2017 BMW 5-Series first drive review: Playing the middle

BMW’s middle child has always had identity issues.

Iterations of the 5er have had their moments, but it’s always worn hand-me-downs from the 7-Series and, quite frankly, we would’ve rather played with the 3-Series on a Saturday afternoon.

You can imagine how hard this 2017 BMW 5-Series will need to shout to get attention.

The lead

Its first task will be to convince mid-size luxury buyers that it’s up to the high (tech) expectations of others.

The new Mercedes-Benz E-Class and Volvo S90 are technological warships, banks of self-driving tech and touchscreens wrapped around an engine and four wheels—five if you count the steering wheel, for now.

For that nerd duty, the BMW 5-Series comes to the table armed to the teeth.

The 5-Series’ infotainment system features no fewer than five different methods for input, including touchscreen, voice control, rotary knob, touch input, and Gesture Control, which was borrowed from the 7-Series. The team of sensors in the latter watch for fingers to change radio stations, turn up the volume, or skip tracks by waving, wagging, dragging or winding fingers near the touchscreen.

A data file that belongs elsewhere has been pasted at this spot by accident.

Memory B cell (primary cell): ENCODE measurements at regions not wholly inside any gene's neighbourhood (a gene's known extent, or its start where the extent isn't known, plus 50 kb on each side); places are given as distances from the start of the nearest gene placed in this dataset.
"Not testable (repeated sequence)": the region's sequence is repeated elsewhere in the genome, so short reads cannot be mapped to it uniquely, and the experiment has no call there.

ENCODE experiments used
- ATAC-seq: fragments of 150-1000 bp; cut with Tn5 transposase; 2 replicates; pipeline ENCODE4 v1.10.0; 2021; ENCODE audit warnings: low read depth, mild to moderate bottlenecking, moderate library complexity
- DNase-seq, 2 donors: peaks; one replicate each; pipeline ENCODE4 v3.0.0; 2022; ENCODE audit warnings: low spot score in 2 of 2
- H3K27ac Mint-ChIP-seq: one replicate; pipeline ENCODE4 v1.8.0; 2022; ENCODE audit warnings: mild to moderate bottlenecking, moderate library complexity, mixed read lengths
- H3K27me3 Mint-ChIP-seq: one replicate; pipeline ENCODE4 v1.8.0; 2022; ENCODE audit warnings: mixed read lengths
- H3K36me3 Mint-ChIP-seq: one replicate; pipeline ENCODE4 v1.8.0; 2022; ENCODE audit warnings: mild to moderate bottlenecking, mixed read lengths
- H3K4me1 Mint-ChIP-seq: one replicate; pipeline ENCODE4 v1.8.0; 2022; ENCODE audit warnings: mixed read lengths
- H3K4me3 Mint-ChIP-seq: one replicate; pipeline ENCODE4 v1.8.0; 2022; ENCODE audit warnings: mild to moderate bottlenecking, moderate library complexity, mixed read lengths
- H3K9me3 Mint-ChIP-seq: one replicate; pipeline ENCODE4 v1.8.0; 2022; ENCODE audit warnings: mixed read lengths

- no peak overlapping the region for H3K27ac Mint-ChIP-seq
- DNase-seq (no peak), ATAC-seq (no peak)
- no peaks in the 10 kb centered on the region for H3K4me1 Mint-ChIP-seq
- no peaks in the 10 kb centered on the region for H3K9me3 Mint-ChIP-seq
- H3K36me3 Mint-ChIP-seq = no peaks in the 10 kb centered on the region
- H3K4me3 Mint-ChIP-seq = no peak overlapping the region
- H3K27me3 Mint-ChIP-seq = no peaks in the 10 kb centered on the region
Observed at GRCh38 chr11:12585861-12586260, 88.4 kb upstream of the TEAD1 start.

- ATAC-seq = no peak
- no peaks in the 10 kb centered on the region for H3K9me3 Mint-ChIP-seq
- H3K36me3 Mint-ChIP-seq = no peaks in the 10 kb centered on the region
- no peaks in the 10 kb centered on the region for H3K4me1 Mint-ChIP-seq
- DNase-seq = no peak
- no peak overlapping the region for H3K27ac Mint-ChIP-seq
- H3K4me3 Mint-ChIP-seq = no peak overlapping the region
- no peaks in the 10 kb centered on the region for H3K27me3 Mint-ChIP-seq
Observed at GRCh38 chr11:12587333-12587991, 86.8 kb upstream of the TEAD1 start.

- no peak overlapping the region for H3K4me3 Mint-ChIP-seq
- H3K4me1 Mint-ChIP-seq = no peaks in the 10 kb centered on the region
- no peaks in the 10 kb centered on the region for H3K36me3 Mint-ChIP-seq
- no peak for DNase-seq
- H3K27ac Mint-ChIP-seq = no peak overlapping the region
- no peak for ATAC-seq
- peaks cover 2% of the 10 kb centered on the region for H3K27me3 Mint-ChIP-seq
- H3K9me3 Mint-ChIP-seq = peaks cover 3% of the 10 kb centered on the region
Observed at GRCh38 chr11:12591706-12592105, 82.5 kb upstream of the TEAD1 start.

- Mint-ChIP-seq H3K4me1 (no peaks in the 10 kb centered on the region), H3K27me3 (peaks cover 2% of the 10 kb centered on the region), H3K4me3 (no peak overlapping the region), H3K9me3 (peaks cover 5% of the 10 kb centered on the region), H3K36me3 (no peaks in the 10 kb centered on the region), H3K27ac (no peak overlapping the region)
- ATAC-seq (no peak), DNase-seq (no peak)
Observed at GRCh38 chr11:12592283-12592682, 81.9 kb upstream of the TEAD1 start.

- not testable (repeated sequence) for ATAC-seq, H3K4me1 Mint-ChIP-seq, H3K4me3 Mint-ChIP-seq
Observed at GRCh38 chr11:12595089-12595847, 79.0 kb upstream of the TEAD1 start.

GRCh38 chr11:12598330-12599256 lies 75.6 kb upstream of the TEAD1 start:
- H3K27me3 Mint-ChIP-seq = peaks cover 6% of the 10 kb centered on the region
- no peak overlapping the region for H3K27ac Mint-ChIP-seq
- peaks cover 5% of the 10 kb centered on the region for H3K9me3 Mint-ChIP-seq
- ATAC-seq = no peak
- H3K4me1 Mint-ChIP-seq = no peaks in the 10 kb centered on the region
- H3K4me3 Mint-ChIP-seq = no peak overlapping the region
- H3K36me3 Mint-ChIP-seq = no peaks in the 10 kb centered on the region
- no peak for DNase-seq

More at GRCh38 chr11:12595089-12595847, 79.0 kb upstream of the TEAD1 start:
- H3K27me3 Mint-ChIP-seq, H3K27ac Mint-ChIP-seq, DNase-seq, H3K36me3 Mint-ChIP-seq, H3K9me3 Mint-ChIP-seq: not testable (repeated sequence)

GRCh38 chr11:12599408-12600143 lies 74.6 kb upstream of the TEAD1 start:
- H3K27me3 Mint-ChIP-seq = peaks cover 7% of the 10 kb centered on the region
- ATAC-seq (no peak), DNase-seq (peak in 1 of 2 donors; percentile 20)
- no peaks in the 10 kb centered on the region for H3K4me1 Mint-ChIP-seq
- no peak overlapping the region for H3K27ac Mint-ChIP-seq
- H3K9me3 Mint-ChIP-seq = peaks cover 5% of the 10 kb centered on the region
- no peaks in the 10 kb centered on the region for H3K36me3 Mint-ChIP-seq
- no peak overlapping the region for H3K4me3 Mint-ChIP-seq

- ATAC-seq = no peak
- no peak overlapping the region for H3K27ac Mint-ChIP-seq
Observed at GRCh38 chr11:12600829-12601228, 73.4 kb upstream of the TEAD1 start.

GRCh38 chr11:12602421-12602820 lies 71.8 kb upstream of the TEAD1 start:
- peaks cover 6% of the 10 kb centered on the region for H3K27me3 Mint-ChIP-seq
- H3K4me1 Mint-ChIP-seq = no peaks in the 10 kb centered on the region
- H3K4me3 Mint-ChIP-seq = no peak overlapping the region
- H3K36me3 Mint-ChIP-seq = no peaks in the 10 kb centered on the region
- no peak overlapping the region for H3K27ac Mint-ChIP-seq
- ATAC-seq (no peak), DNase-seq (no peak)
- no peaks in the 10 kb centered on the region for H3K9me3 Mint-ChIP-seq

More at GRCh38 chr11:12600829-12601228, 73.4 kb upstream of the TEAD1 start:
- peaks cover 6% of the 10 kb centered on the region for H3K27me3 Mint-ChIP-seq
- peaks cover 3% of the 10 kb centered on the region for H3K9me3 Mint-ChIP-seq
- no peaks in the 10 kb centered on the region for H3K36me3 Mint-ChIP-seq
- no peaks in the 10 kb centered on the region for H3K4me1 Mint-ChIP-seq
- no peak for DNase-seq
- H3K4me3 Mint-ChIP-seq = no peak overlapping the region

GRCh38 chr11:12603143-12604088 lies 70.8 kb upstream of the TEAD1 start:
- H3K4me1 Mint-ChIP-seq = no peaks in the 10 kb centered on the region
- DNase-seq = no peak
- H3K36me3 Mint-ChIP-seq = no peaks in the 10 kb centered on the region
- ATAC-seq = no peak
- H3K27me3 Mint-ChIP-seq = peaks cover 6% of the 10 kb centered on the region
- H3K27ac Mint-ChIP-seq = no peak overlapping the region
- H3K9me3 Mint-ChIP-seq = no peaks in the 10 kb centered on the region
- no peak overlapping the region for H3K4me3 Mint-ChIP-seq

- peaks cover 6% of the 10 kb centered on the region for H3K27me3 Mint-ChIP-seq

(It’s normal for people give me crazy looks while I’m seemingly talking to the windshield while talking on a Bluetooth-connected phone. The looks while I’m apparently waving home a runner from third for no real reason pale in comparison.)

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Far more useful is the 10.2-inch touchscreen buried into the dash that displays navigation, media, car settings, and Apple CarPlay, if connected. BMW’s capitulation that its iDrive touchpuck needs additional help makes a world of difference, and the touchscreen is sharp, responsive, and the only way to run Apple CarPlay—Audi, we’re looking at you. Coincidentally, the 5-Series also is one of the first cars to run CarPlay wirelessly, which sets it apart from other systems in ease of use. However, BMW doesn’t let the interface use all the screen’s real estate; there’s dead screen space to the right.

Beyond what’s at hand, the 5-Series upgraded its head-up display to be 75 percent larger than the last version; apps are integrated into the infotainment system far better than any other automaker’s efforts so far; and active lane control will keep the 5er in line for more than 30 seconds hands off (closer to 45 seconds, really) before chiding you back into attention.

Despite all that, we’d prefer that you drive the 5er instead.

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